Vera Knill is a Master student in the Sustainable Resource Management Program at Technical University Munich.With a focus on Management and Protection of Forest Ecosystems, she aims to understand forest ecosystems and their inter-dependencies. As part of the IFSA Youth Delegation, she attended EFUF2019 along with two other international students. By supporting the EFUF communications team,she shares her view on the importance of urban forests and environmental education.

Photos and video: Vera Knill

European Young Urban Forester of the Year Award 2019 – Nominate before 21st of May

By Vitor Mazuco (Own work)

The European Young Urban Forester of the Year Award (YUFA) is made annually at the European Forum of Urban Forestry.  The award is intended to recognise excellence by a young person in either (i) urban forestry practice and/or (ii) urban forestry research.

Eligibility and Conditions

  • Open to all urban forestry researchers or practitioners who are under the age of 40 at 17th May 2019.
  • Eligible activities are those that have occurred or have impacted within one or more of the 47 member states of the Council of Europe.
  • The applicant does not need to be European by birth or residence.
  • Applications can be made on this form only.
  • Applications can be made either by the (i) named applicant themselves or (ii) submitted on behalf of a named applicant by a Proposer (such as a Senior Manager, Professor or person of recognised standing).
  • For the purpose of this award urban forestry is considered as including trees, woodlands, forests, natural green space and green infrastructure in an urban or peri-urban setting.
  • All applications are treat as confidential.
  • The decision of the awarding committee is final and cannot be challenged and correspondence will not be entered into.
  • Applications should be made in English; the quality of the language will not be a factor in making the award.
  • Lobbying will lead to disqualification.


  • European Young Urban Forester of the Year (cash award of €200), free subscription for one year to Urban Forestry & Urban Greening.
  • Commendations: certificate of commendation


Candidates can nominate themselves or can be nominated through the European Young Urban Forester of the Year 2019 application form (Word-version), before 21st of May (extended deadline).


The European Young Urban Forester of the Year is sponsored by MD² Consulting Ltd and the scientific journal  Urban Forestry & Urban Greening (published by Elsevier).


#EFUF2019 Book of Abstracts online

The #EFUF2019 team has been working hard last week, and that has been awarded by the online publication of the Book of Abstracts (colour versionblack-white version).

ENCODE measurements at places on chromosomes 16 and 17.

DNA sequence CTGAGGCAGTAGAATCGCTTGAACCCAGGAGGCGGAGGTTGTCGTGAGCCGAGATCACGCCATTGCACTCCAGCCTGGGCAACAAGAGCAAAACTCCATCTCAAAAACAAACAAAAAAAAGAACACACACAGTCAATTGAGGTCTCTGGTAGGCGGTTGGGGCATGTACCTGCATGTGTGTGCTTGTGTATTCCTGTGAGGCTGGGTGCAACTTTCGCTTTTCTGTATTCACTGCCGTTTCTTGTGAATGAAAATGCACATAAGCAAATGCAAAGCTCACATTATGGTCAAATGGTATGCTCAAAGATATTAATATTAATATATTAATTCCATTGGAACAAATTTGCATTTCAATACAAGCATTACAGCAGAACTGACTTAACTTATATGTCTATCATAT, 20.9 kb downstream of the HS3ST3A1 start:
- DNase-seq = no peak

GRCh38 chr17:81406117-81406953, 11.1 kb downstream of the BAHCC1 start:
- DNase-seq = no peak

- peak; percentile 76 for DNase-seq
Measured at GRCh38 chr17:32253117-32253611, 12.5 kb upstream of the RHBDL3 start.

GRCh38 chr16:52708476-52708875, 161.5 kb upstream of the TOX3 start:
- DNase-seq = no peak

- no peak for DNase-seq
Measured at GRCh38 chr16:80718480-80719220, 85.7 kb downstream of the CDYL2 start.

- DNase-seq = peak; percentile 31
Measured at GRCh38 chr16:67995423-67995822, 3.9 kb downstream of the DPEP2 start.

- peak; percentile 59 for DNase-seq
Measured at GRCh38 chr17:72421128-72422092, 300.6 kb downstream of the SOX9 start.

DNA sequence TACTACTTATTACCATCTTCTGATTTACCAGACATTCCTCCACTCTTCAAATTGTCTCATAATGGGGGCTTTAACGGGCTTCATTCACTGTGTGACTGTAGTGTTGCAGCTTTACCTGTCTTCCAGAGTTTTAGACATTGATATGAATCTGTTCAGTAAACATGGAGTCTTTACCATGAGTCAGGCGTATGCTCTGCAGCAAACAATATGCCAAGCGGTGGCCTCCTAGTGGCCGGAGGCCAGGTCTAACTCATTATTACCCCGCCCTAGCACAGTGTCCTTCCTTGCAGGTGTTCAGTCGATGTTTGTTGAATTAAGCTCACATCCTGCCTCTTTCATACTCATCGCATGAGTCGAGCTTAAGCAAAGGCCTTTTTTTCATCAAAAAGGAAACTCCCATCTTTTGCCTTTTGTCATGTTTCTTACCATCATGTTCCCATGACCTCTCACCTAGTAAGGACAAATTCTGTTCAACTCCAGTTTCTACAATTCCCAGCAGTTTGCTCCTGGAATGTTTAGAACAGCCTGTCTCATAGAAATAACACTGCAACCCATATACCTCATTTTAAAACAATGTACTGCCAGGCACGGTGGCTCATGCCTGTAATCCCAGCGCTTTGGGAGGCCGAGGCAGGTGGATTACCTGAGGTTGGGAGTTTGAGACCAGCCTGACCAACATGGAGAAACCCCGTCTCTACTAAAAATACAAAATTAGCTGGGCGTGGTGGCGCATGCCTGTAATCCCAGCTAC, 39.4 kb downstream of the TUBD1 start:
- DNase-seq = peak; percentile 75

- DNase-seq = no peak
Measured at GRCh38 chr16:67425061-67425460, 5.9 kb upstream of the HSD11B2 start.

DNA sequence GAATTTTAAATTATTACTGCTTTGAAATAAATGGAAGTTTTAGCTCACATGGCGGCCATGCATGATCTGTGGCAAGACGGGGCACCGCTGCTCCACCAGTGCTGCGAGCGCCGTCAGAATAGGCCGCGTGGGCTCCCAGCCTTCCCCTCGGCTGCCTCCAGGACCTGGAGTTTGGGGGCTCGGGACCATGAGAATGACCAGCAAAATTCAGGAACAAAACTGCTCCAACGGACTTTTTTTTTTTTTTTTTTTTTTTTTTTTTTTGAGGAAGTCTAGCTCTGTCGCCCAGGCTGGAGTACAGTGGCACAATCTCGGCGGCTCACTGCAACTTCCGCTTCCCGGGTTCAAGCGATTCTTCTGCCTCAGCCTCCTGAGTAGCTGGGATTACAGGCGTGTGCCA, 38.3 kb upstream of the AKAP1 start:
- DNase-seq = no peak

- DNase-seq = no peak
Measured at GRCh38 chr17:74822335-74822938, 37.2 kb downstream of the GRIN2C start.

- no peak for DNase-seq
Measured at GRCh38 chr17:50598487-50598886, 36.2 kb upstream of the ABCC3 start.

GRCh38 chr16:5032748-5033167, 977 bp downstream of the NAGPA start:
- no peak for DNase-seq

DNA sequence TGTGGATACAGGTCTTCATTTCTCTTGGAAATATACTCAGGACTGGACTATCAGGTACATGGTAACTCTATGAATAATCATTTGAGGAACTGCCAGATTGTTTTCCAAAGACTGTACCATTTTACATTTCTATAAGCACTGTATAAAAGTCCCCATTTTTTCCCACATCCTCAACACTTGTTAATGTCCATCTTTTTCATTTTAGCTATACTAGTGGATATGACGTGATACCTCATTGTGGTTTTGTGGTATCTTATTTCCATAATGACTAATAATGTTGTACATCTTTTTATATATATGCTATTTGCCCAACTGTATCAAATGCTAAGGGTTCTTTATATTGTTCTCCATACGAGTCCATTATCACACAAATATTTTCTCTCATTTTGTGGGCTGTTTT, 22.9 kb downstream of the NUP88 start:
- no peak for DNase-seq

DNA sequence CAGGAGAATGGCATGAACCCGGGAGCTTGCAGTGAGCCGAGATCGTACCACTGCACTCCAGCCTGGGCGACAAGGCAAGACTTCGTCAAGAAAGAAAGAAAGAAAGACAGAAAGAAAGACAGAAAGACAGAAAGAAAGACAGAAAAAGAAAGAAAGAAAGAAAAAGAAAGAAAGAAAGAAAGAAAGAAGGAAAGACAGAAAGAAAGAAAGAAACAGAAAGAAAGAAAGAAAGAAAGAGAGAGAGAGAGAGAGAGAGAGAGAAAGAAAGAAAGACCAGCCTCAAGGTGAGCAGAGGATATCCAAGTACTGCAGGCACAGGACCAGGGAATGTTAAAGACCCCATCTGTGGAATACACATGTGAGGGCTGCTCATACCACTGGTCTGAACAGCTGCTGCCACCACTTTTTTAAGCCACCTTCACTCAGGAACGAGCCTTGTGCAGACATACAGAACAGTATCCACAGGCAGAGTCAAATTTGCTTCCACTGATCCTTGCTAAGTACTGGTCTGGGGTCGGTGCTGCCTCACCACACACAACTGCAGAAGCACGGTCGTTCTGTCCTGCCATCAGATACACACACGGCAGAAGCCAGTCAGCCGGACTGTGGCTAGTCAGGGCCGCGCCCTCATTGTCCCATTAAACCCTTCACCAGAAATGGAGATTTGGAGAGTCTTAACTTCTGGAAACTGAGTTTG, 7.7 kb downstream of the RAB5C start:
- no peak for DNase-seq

If you are planning to attend #EFUF2019, you can start preparing and select the sessions you will attend. Each participant will receive a printed copy of the book. Unfortunately the conference is fully booked, but with our book at hand and by following or sociale media posts, you can imagine that you are attending.

The State of the World’s Urban Forests

Resilience Blog

Every couple
of years, the Food
and Agriculture Organization of the United Nations
publishes a series of reports under the name of The State of
the World’s Forests
(SOFO). These documents compile current
information on key issues concerning the forest sector to facilitate decision-making
and management processes in relation to the world’s forests.

The last SOFO,
published in 2018, for the first time ever discusses
the role of urban forests under the framework of the Sustainable
Development Goals
(SDG). In response to the accelerated urbanisation
coupled with climate change dynamics, urban forests are viewed as a valuable
contribution to “make cities and human settlements inclusive, safe, resilient
and sustainable” (SDG 11). Both in theory and practice, urban forests and trees
have a positive impact on urban environmental conditions and citizens´
livelihoods and well-being.

View original post 525 more words

EFUF2019 registrations temporarily suspended

Due to the very high number of Early Bird bookings, we unfortunately had to pause further registrations. Priority is actually given to non-registered presenters, please send an e-mail to 2019@efuf.org if you are a presenter and still need to register. Other interested potential participants can register on the waitlist through http://efuf2019.eventbrite.com. Those on the waitlist will be informed when places become available.